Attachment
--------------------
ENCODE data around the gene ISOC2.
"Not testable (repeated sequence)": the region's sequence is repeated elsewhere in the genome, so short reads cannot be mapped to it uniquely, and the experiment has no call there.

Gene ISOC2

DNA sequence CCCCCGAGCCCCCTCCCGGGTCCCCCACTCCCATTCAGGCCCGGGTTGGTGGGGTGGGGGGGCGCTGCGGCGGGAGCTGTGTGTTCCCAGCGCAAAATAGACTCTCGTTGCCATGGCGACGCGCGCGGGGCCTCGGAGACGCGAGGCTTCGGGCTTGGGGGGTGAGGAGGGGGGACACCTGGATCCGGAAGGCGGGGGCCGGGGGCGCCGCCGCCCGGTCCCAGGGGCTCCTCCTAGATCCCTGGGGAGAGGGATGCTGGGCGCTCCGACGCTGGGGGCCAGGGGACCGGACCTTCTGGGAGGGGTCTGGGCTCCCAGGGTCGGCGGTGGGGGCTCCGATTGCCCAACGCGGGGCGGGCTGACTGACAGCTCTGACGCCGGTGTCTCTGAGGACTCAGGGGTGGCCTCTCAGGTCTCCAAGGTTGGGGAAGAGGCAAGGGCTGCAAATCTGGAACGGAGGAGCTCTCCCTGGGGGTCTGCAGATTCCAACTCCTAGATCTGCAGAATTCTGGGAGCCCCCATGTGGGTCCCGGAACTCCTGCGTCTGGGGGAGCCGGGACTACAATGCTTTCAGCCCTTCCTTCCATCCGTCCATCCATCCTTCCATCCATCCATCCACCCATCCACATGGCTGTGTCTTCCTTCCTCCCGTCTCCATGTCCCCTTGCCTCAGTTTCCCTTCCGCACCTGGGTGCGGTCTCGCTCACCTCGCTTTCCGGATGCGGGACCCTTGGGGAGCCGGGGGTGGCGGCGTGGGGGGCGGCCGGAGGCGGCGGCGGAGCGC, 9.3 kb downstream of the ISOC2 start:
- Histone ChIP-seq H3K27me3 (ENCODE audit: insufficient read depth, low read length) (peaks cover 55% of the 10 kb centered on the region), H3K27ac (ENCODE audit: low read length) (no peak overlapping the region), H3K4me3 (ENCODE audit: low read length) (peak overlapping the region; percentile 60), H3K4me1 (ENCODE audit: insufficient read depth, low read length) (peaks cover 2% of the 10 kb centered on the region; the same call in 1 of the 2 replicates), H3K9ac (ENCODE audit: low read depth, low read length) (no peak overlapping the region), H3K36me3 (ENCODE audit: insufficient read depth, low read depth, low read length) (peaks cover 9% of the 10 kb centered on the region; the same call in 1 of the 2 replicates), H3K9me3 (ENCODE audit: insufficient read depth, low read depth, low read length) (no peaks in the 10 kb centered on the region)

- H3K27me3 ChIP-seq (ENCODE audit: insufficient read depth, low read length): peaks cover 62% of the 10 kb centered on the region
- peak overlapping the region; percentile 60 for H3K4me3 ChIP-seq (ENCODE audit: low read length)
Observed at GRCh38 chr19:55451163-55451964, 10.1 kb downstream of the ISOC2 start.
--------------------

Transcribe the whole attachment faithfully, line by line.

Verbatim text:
ENCODE data around the gene ISOC2.
"Not testable (repeated sequence)": the region's sequence is repeated elsewhere in the genome, so short reads cannot be mapped to it uniquely, and the experiment has no call there.

Gene ISOC2

DNA sequence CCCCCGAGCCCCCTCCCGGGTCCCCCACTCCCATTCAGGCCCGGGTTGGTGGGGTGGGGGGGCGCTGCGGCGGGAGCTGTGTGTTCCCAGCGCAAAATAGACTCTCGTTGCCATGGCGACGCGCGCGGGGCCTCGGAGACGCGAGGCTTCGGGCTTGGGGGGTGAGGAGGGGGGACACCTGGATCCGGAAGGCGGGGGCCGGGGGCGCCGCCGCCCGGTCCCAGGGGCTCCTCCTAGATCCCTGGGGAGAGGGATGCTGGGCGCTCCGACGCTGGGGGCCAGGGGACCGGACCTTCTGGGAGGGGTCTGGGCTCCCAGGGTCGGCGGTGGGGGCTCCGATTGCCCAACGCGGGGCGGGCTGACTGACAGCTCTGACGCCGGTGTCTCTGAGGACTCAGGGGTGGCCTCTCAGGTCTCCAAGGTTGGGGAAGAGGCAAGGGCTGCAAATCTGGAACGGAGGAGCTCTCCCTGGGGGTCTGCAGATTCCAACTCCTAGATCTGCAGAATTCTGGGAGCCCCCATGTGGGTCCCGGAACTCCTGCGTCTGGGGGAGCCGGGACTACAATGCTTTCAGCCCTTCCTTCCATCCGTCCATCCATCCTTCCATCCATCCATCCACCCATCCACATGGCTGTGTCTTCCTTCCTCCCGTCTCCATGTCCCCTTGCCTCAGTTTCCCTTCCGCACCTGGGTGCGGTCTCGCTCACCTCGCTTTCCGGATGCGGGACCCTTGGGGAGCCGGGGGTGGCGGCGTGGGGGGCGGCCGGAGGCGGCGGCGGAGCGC, 9.3 kb downstream of the ISOC2 start:
- Histone ChIP-seq H3K27me3 (ENCODE audit: insufficient read depth, low read length) (peaks cover 55% of the 10 kb centered on the region), H3K27ac (ENCODE audit: low read length) (no peak overlapping the region), H3K4me3 (ENCODE audit: low read length) (peak overlapping the region; percentile 60), H3K4me1 (ENCODE audit: insufficient read depth, low read length) (peaks cover 2% of the 10 kb centered on the region; the same call in 1 of the 2 replicates), H3K9ac (ENCODE audit: low read depth, low read length) (no peak overlapping the region), H3K36me3 (ENCODE audit: insufficient read depth, low read depth, low read length) (peaks cover 9% of the 10 kb centered on the region; the same call in 1 of the 2 replicates), H3K9me3 (ENCODE audit: insufficient read depth, low read depth, low read length) (no peaks in the 10 kb centered on the region)

- H3K27me3 ChIP-seq (ENCODE audit: insufficient read depth, low read length): peaks cover 62% of the 10 kb centered on the region
- peak overlapping the region; percentile 60 for H3K4me3 ChIP-seq (ENCODE audit: low read length)
Observed at GRCh38 chr19:55451163-55451964, 10.1 kb downstream of the ISOC2 start.